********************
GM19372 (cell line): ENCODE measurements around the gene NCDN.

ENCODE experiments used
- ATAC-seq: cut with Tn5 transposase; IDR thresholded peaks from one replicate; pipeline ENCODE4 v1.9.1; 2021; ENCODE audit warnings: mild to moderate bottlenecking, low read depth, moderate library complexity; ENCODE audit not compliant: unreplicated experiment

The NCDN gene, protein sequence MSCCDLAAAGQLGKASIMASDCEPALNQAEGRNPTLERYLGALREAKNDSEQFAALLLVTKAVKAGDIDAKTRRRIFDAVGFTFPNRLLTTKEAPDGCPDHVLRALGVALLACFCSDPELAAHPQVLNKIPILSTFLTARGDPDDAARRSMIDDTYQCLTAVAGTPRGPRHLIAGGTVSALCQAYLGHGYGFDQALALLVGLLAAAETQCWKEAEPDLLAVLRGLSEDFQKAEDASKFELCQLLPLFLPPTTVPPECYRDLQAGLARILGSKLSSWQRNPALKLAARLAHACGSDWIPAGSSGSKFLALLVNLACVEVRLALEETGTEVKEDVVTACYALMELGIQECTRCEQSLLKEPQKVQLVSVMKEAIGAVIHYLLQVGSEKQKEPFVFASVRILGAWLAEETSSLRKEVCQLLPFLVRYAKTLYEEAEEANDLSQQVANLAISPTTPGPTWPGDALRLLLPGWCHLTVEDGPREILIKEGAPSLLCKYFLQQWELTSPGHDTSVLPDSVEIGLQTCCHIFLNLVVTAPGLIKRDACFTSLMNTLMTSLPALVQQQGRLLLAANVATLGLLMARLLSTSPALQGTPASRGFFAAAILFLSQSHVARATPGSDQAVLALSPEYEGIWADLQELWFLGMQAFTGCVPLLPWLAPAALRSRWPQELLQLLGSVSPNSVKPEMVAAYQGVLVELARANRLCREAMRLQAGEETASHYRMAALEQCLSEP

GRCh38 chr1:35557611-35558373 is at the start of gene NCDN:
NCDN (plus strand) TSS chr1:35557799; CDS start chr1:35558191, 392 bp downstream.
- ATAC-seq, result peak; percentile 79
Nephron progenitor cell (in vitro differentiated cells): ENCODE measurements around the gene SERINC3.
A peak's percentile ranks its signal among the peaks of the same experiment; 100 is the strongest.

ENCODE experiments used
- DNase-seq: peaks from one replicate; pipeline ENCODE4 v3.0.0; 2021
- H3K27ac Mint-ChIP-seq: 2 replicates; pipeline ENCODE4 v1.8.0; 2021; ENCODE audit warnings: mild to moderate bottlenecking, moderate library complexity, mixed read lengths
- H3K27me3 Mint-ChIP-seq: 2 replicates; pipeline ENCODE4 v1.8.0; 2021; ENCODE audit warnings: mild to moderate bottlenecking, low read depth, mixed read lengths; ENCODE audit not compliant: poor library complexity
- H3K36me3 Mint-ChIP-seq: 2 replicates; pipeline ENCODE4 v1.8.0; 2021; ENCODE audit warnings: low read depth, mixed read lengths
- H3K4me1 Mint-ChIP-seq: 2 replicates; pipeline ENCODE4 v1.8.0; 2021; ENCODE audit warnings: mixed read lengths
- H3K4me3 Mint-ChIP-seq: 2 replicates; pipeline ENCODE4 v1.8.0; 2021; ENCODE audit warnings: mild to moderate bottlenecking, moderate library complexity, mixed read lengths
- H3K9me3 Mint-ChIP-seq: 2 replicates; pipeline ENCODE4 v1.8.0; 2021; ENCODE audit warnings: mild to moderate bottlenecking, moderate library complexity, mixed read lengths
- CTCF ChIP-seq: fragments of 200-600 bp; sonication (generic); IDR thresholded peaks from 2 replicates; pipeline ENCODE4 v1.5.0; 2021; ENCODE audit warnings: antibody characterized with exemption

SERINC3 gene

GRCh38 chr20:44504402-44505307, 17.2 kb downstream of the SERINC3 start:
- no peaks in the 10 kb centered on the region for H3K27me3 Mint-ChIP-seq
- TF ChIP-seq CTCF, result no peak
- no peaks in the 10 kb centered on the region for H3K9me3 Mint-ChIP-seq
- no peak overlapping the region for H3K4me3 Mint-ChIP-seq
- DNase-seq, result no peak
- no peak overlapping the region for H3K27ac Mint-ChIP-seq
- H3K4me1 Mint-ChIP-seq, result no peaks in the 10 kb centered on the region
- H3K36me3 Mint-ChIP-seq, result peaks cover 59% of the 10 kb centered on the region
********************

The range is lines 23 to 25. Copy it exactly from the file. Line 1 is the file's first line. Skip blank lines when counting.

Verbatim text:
- no peaks in the 10 kb centered on the region for H3K9me3 Mint-ChIP-seq
- no peak overlapping the region for H3K4me3 Mint-ChIP-seq
- DNase-seq, result no peak